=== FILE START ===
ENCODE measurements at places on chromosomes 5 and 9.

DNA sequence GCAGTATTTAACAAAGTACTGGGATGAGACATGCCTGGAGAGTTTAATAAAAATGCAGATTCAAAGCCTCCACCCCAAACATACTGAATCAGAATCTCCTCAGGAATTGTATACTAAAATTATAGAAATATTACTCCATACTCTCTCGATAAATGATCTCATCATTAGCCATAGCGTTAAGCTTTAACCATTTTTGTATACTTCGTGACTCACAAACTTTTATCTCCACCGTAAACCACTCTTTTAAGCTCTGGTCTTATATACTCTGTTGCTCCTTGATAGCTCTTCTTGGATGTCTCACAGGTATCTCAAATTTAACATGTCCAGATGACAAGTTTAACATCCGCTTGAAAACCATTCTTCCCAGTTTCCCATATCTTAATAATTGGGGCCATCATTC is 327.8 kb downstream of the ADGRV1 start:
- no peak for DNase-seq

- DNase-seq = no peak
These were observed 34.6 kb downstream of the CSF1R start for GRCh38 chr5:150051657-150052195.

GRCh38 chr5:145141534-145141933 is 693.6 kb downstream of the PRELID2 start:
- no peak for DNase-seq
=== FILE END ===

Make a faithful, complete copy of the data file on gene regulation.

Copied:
ENCODE measurements at places on chromosomes 5 and 9.

DNA sequence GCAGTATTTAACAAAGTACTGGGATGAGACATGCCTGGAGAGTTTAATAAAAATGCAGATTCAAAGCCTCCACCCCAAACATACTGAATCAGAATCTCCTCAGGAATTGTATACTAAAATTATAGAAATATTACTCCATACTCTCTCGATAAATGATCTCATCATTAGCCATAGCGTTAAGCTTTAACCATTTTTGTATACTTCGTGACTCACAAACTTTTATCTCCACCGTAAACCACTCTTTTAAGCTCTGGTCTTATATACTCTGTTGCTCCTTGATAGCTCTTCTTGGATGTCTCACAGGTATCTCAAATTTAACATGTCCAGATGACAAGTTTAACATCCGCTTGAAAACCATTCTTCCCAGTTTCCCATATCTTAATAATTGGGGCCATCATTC is 327.8 kb downstream of the ADGRV1 start:
- no peak for DNase-seq

- DNase-seq = no peak
These were observed 34.6 kb downstream of the CSF1R start for GRCh38 chr5:150051657-150052195.

GRCh38 chr5:145141534-145141933 is 693.6 kb downstream of the PRELID2 start:
- no peak for DNase-seq